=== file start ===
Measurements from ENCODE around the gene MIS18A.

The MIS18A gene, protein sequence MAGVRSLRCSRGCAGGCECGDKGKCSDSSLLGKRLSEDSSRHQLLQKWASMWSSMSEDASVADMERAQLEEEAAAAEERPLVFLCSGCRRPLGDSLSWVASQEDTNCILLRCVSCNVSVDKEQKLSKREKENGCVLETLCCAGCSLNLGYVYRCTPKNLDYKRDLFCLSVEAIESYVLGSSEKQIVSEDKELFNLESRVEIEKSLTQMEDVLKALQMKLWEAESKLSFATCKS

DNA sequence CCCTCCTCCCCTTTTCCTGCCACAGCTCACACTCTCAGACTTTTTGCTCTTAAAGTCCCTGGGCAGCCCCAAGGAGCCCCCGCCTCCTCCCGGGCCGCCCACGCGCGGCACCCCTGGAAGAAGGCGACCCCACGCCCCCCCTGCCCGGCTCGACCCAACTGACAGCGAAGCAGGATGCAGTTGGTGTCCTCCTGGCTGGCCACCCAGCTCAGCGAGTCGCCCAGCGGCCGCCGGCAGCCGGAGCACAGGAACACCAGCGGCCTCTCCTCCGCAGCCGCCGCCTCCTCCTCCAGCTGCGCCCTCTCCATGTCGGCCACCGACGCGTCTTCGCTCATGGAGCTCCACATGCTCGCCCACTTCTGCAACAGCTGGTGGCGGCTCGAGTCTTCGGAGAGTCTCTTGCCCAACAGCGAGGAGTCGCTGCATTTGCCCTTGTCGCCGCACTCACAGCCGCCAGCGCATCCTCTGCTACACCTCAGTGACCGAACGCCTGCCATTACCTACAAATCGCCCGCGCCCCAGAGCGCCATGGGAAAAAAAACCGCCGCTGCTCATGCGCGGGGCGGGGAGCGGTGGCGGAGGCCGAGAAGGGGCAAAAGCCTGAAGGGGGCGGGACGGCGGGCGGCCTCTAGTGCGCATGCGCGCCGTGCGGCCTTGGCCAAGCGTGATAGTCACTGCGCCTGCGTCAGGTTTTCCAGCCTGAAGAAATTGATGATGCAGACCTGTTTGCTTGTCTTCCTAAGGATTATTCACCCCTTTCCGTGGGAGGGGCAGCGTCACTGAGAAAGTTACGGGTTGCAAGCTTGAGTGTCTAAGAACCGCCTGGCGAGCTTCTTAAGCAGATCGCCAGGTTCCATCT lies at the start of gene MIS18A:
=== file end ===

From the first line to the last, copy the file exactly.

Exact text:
Measurements from ENCODE around the gene MIS18A.

The MIS18A gene, protein sequence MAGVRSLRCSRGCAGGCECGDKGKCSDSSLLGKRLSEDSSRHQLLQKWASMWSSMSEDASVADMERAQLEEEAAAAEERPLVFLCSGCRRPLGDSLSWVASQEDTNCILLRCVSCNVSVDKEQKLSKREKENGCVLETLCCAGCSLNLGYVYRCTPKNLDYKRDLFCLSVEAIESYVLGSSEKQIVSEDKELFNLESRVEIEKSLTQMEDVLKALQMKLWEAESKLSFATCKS

DNA sequence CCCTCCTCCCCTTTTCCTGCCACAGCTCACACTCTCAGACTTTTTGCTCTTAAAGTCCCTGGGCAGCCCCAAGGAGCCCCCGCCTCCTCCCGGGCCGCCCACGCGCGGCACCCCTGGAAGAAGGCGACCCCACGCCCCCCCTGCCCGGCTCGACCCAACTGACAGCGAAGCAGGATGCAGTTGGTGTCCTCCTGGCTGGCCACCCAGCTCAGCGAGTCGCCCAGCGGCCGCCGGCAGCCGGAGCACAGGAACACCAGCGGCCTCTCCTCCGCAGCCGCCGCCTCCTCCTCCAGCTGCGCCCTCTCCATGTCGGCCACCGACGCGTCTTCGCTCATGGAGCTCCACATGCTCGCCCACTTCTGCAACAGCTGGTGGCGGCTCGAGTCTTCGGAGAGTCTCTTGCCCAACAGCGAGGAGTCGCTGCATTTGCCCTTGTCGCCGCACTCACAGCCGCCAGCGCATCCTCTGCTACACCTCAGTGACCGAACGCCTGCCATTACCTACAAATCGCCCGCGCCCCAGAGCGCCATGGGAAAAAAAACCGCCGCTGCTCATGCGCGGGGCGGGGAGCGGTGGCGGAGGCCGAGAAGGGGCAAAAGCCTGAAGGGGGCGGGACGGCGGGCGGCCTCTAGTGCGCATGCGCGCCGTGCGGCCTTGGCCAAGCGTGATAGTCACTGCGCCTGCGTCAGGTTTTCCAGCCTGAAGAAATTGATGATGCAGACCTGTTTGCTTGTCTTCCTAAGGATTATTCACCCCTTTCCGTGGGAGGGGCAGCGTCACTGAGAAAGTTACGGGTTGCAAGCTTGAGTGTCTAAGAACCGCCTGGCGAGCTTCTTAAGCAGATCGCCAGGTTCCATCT lies at the start of gene MIS18A: